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The PVMM handles text in a way that can be converted back and forth between XML & PVM & HTML formats with ease. Examples are: Holy Redeemer Episcopal Church.....

The XML version is how we store text data in APL files. This makes the text string self-documenting.

We can store whatever properties we want with each text string and only pull out those we need for whatever reference or search table we want. Also we can recreate the table whenever we want, so we're not at risk with regard to it getting out of kilter with the data.

We can edit this text string with notepad as long as we're alert to the XML structure, but that shouldn't be difficult to teach someone. And, of course, we can create a form for editing the data so that even a careless person can't mess things up too easily.

The only difficulty found with this so far is that the properties each need some kind of separator. Bracket "br" close-bracket is used for some of the fields, quad-tcnl twice for others. We'll have to give that some more thought, but XML, HTML and a PVM are wonderful ways of handling text. The use of separators can be handled in the "Field Gallery" (FieldGallery). Davin Church's utilities make all this possible and easy.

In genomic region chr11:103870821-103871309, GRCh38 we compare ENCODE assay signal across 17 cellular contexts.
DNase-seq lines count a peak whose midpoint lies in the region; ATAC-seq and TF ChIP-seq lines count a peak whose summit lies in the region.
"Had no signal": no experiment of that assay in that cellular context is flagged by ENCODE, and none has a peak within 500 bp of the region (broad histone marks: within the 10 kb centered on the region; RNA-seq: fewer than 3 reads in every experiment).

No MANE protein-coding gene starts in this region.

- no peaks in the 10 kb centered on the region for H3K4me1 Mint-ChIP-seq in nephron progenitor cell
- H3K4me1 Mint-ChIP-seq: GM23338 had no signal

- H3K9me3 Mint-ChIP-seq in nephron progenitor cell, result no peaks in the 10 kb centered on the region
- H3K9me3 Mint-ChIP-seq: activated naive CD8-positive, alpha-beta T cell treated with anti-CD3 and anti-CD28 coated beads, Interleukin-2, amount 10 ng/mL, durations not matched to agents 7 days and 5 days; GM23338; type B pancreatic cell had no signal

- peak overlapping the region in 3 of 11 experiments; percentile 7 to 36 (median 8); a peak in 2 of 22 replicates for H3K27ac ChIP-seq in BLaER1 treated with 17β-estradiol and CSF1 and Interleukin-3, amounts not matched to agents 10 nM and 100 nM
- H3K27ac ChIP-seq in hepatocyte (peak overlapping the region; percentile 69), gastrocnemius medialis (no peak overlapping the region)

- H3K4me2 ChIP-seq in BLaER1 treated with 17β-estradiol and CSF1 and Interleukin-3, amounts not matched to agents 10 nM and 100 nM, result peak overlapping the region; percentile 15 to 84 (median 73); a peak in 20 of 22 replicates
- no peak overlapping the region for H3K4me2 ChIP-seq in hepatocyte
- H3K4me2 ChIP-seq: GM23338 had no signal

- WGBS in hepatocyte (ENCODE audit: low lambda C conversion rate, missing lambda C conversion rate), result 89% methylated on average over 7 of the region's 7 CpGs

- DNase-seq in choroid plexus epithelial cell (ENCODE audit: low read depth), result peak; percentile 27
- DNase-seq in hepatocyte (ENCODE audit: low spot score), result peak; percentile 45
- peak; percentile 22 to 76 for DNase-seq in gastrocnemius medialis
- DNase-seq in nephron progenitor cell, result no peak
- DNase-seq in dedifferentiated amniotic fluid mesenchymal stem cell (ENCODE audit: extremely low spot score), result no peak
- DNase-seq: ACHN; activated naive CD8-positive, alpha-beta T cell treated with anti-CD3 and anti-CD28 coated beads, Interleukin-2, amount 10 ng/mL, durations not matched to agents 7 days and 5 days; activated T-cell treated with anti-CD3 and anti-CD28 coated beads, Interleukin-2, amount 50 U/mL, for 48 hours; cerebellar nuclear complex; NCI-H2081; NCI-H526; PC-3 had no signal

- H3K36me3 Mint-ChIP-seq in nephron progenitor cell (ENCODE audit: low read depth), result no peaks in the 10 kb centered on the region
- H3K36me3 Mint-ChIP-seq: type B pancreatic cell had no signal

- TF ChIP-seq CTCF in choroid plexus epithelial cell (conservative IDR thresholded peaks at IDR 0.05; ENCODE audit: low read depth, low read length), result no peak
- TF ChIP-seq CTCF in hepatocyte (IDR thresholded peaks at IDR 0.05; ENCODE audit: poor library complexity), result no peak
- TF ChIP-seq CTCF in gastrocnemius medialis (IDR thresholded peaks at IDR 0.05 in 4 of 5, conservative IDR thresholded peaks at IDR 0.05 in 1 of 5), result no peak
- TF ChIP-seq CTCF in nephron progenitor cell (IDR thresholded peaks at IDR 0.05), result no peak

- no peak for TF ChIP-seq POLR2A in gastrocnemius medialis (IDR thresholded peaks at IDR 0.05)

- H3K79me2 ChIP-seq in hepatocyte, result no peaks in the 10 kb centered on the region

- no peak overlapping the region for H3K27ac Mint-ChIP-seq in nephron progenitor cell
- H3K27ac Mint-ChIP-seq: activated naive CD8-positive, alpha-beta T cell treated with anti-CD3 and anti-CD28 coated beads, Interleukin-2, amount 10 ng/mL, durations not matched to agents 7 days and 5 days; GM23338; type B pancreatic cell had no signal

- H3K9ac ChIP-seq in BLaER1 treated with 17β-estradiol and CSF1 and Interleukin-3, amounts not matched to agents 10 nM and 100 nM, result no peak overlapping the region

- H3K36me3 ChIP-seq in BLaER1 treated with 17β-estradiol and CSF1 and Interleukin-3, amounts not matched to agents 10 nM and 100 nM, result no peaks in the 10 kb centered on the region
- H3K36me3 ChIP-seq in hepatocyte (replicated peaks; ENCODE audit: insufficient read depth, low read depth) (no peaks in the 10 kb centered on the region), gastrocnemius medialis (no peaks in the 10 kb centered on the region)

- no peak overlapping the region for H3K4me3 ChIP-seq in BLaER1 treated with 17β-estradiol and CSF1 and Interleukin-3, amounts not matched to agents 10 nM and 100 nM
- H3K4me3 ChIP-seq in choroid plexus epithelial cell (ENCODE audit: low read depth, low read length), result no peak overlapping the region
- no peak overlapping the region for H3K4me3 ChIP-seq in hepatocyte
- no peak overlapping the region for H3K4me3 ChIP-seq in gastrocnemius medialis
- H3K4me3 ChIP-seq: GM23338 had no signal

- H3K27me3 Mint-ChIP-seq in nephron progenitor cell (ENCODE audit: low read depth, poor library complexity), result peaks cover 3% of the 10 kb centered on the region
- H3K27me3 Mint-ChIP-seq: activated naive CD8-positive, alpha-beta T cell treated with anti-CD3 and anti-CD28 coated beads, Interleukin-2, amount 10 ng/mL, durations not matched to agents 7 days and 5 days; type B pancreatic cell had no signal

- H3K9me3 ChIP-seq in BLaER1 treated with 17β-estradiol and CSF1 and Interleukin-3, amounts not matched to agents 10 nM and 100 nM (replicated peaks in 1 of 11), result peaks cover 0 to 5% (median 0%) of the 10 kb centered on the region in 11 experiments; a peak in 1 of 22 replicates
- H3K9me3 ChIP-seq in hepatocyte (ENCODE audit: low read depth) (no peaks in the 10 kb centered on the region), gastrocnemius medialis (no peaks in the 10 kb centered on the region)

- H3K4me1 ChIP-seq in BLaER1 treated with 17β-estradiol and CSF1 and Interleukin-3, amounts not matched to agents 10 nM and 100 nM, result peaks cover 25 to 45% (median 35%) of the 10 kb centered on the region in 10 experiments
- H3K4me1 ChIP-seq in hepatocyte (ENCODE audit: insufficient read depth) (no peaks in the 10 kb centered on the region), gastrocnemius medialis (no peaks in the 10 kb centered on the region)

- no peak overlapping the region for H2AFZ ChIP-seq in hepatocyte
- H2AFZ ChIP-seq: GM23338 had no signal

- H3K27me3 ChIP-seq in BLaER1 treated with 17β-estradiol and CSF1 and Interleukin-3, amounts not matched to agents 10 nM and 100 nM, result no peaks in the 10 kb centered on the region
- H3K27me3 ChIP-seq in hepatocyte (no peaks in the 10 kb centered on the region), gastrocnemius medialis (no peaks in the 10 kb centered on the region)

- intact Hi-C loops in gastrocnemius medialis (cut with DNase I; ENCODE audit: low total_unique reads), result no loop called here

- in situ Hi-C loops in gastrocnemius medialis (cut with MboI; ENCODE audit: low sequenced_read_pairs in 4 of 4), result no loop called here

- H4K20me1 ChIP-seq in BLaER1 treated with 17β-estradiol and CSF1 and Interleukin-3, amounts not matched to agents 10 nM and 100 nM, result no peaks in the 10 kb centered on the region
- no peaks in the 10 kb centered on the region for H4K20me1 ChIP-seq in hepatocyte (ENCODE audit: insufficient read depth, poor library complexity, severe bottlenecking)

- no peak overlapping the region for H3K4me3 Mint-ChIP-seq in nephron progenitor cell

Davin offers the following comment.

XML is a good way of storing arbitrarily-structured text. However, you must be aware of some limitations in the process...

For one thing, you should keep your data as text-only, because when converting XML back to PVMs, a general utility won't know when something is supposed to be numeric.

XML is good for a general data repository, but it isn't fast enough to use for a database or other speed-intensive needs (in case you were thinking that). It's fine for storing configuration information and other reference data.

Casually putting HTML inside XML is problematic, as they both use the same syntax of , and HTML isn't as strict in structure. This can really mess up trying to parse it out of XML tags. The way you fix this is to convert the HTML "<" & ">" characters to special codes so they don't end up looking like bad XML. The XMLItem function will do this for you if you call it an extra time with only a right argument.

As for your problem with separators, I think you're approaching it wrong. If you need to separate data units, just use XML itself to do that. Get rid of all the []TCNLs and
s that aren't part of your actual data. And from your text file, it doesn't look like you're using my XML utilities properly - aren't you using XMLItem and BuildXML to create that string?

Do you need some more help working with my XML tools?


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